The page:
Procedural Instructions for People and Machines
Floraine Berthouzoz, University of California, Berkeley
Procedural tasks such as following a recipe or editing an image are very common. They require a person to execute a sequence of operations (e.g. chop the onions, or sharpen the image) and people commonly use step-by-step tutorials to learn these tasks. We focus on the domain of photo manipulations and have developed tools and techniques to help people learn, compare and automate photo manipulation procedures. We present a demonstration-based system for automatically generating succinct step-by-step visual tutorials of photo manipulations. Our tutorials are quick to generate. Moreover, users are faster and make fewer errors with our tutorials compared to book and video tutorials. We also demonstrate a new interface that allows learners to browse, analyze and compare large collections (i.e. thousands) of photo manipulation tutorials based on their command-level structure. Finally, we present a framework for generating content-adaptive macros (programs) that can transfer complex photo manipulation procedures to new target images. Together these tools allow people to learn, compare and automate procedural knowledge.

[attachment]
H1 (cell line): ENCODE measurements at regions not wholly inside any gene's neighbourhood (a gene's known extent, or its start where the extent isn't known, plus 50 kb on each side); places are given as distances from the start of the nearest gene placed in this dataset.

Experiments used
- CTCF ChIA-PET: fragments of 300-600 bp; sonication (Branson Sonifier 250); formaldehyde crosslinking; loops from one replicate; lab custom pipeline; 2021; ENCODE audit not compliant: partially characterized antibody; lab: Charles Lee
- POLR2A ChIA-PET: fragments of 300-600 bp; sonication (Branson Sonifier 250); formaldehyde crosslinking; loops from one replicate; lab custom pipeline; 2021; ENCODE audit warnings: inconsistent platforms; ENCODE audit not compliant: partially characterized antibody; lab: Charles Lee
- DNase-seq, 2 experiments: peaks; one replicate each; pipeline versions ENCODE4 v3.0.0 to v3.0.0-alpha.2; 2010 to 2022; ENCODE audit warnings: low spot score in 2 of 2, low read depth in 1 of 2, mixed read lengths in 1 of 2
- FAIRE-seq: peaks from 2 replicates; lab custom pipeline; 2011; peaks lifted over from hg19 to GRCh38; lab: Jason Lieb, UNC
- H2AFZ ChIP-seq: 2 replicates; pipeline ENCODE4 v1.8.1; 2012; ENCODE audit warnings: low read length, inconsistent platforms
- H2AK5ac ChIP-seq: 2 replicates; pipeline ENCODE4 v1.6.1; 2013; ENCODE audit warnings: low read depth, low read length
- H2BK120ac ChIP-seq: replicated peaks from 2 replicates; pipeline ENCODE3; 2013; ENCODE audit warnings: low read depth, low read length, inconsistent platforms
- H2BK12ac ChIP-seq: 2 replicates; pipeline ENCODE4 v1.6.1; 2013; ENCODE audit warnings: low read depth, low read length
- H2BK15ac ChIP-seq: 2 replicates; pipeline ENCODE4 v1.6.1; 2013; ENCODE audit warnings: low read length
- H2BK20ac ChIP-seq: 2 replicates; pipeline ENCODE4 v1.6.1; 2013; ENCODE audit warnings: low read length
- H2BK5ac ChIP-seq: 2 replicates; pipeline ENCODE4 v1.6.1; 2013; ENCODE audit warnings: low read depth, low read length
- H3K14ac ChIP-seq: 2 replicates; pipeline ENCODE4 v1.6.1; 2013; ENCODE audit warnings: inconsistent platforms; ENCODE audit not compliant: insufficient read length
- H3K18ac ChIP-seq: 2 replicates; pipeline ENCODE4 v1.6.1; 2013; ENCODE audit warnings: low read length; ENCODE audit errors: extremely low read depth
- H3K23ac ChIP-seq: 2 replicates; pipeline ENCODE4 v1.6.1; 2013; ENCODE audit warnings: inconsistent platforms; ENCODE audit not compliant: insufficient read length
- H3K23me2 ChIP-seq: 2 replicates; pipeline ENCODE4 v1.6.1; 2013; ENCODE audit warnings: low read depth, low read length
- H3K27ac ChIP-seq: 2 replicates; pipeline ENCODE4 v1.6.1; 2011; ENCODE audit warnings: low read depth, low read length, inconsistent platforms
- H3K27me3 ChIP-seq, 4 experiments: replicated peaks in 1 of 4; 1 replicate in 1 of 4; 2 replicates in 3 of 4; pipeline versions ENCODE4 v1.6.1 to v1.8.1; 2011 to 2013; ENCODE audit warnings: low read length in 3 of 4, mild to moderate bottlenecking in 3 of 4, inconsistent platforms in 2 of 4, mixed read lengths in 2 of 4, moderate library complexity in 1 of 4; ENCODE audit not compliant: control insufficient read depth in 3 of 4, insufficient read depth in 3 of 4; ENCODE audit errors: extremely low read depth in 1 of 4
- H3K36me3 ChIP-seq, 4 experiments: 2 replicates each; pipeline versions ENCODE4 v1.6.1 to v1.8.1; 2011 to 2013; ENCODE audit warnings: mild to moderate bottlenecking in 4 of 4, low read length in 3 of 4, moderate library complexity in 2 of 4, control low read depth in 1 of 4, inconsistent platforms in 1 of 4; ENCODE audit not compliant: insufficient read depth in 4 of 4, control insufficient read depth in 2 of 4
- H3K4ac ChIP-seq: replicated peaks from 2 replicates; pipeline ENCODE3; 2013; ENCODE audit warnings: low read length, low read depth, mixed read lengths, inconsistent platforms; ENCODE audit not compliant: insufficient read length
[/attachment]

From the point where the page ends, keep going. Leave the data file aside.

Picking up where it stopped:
Floraine Berthouzoz is a Ph.D. candidate in the Computer Science Department at the University of California, Berkeley. Her research lies at the intersection of computer graphics and human-computer interactions, and aims at building tools that ultimately make it faster and easier for people to create high quality visual content. She has also developed a number of techniques that improve the way people learn procedural instructions. She is the recipient of a 2009 ETH Medal of Honor and a 2010 Google Anita Borg Memorial Scholarship. During her graduate studies, Floraine worked as a visiting researcher at the University of Tokyo, the Hebrew University, Columbia University and Adobe Systems. Floraine also co-founded CS KickStart, an outreach program for incoming undergraduate women. Since 2011, this program has significantly increased the number of undergraduate women pursuing computer science degrees at Berkeley.